Fact or Fiction: Use the Force to Identify Reliable Information in 5 Simple Steps

Fact or Fiction: Use the Force to Identify Reliable Information in 5 Simple Steps

How do you know that everything you read is trustworthy? Or that it isn’t all made up by some random person getting their kicks at messing with others? Everyone trusted Anakin, and look how that turned out. Maybe it’s pretty obvious in some cases, or your intuition kicks in and you just know that it has to be true or false, or because someone you know personally has said that it’s right or wrong.

Misinformation spreads like wildfire. Some of it can be harmless, but more oft than not, it can be detrimental to and cause long-lasting effects on how people interact with others and respond to information in the future. As an information user, we have the responsibility to verify the trustworthiness of what we see before sharing it with others.

This sounds like it may be a lot of serious work (and we ain’t in school anymore kids!), but good news everyone! In five simple steps, you can become a more responsible information user and help discourage the spread of misinformation! Take a lesson from Luke and use the force for good. Let’s take a look at how we can do this using the CRAAP test. (Yes, that is a real acronym and it is glorious).

The CRAAP test is a tried and true method used by universities and scholars alike to determine the credibility and trustworthiness of a post, article, video, or any form of media. The acronym stands for Currency, Relevancy, Accuracy, Authority, and Purpose, and using these ideas, you can gauge whether or not something may be trustworthy and credible/

Currency: Consider the timeliness of the information.

  • When was the information posted? Has it been updated recently or is it outdated?

Relevance: Consider how important the information is for your needs.

  • Who is the intended audience? Is this something you would be comfortable citing or referencing on a professional/academic level?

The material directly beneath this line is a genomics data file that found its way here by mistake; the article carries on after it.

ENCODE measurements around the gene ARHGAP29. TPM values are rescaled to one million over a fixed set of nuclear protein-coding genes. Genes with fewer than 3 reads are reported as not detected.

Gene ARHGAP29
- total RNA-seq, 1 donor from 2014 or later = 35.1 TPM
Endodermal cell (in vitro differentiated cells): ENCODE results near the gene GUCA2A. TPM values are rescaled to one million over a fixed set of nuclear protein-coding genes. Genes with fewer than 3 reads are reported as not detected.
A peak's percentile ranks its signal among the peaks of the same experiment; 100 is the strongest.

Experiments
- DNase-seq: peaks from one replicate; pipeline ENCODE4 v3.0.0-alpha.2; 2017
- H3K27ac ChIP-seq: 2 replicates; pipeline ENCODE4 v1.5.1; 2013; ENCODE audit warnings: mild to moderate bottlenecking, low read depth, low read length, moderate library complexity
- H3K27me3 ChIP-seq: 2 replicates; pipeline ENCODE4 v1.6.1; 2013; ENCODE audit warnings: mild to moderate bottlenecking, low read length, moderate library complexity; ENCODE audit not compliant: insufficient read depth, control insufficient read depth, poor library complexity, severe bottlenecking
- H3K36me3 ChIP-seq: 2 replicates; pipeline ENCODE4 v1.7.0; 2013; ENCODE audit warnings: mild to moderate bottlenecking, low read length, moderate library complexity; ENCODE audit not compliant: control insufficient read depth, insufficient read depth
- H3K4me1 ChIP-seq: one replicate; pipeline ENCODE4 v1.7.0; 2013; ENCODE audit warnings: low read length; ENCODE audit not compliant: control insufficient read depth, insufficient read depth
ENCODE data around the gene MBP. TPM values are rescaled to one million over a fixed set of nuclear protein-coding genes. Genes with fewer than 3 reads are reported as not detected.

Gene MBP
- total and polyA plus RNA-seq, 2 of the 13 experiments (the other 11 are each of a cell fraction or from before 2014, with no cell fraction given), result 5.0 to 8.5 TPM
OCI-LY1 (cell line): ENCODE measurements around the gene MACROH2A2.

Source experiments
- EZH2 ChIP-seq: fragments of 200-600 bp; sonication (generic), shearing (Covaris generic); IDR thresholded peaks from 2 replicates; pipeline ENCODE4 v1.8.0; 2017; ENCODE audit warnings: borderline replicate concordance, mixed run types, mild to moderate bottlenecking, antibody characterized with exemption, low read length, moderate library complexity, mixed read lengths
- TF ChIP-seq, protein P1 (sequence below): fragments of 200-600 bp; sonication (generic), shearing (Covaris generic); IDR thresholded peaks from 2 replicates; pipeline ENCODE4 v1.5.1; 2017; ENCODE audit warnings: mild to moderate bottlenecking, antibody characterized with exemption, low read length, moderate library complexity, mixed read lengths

Authority: Consider the source of the information.

  • Who wrote or published it? What are the author’s credentials? Are they qualified to write on the topic? Is there a way to contact the author or publisher? What does the URL say about the source or author?

Accuracy: Consider the reliability, accuracy, and truthfulness of the information.

  • Where does the information come from? Is there evidence to support it? Has it been reviewed by other experts in the field or can you verify the information in another place? Is it unbiased and free from personal opinions?

Purpose: Consider why the information exists.

  • Is it meant to inform? To teach or entertain? To persuade? Is the information fact, opinion, or propaganda? Are there political, cultural, religious, or personal biases?

With these simple ideas, you can determine quickly and efficiently whether something is credible or not! Use the force, and take a few seconds to Google whether something is true or not.

I referenced a guide created by Oakland University, but this tried-and-true method is used across the country by academics, scholars, and information professionals alike.

Pause, and take those 15-seconds to do a Google search. Help stop the spread of misinformation!

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